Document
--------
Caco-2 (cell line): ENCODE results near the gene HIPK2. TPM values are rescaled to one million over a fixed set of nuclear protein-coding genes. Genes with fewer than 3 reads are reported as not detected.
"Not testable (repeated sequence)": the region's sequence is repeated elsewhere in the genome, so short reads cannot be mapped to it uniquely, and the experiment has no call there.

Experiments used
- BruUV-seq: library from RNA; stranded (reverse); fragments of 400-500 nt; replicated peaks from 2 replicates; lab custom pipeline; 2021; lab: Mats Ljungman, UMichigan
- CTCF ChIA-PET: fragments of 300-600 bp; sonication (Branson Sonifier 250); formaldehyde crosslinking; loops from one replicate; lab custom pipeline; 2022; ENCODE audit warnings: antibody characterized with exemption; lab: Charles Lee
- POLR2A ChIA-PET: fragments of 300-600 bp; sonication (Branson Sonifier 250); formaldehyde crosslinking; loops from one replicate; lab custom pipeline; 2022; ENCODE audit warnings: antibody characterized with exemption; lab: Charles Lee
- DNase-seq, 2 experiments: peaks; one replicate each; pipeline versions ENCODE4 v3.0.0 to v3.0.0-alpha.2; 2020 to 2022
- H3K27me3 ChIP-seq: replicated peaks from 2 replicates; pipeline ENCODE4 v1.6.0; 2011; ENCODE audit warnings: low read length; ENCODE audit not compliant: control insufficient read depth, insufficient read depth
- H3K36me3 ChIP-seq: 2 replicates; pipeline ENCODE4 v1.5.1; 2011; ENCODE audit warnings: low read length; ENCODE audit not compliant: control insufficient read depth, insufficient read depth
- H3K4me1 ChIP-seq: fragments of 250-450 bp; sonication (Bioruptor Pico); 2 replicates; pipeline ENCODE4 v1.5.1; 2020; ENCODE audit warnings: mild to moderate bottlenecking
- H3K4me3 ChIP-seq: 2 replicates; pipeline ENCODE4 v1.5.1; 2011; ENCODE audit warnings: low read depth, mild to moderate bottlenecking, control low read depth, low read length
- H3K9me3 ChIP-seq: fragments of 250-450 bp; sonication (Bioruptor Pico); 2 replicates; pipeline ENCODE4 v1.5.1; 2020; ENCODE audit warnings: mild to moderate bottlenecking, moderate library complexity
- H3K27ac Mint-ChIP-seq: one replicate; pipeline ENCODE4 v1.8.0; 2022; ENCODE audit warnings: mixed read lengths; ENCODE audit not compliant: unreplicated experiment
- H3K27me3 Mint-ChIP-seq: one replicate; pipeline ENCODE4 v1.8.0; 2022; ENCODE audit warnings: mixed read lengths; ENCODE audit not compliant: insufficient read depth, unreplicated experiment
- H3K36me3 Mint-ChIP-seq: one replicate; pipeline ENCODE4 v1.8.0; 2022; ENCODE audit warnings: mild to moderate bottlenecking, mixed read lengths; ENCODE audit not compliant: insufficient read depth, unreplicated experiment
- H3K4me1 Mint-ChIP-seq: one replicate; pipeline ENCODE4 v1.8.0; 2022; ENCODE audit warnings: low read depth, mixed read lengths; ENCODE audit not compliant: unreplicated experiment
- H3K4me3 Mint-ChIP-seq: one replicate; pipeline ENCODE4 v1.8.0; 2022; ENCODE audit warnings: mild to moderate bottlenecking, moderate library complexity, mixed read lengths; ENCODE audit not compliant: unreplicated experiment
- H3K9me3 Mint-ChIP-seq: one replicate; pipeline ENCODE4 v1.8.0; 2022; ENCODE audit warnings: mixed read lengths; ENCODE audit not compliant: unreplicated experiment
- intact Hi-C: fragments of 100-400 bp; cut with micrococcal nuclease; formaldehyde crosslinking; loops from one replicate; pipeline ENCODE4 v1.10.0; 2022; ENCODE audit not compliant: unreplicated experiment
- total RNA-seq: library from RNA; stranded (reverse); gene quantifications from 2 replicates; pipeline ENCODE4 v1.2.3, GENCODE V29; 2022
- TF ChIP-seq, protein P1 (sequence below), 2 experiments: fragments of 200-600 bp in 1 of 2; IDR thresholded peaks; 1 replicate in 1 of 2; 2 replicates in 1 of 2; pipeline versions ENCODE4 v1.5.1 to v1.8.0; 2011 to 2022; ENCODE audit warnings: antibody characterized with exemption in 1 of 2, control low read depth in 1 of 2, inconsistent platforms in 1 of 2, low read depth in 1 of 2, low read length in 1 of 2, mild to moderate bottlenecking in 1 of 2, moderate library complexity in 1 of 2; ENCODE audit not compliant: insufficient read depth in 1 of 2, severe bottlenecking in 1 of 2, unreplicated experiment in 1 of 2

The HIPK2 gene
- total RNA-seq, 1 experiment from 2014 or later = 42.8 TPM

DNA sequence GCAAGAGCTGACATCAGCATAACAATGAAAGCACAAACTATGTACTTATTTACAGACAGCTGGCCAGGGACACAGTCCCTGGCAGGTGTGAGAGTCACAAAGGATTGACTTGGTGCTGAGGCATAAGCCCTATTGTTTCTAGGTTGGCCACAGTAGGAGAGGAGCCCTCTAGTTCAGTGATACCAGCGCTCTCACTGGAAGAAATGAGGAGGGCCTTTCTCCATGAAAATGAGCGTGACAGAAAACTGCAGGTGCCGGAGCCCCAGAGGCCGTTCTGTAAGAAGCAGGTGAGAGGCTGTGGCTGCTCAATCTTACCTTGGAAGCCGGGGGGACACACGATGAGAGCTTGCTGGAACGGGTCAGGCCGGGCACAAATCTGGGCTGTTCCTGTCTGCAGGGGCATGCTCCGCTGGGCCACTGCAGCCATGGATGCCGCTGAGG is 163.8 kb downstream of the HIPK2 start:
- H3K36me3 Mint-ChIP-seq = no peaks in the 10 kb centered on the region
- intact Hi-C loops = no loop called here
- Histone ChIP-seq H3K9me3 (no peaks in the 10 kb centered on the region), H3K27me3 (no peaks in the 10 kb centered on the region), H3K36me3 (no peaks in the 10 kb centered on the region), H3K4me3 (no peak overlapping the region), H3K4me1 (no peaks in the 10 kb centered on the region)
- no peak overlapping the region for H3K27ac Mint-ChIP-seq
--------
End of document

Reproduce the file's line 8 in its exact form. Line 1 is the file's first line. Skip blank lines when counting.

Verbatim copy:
- H3K27me3 ChIP-seq: replicated peaks from 2 replicates; pipeline ENCODE4 v1.6.0; 2011; ENCODE audit warnings: low read length; ENCODE audit not compliant: control insufficient read depth, insufficient read depth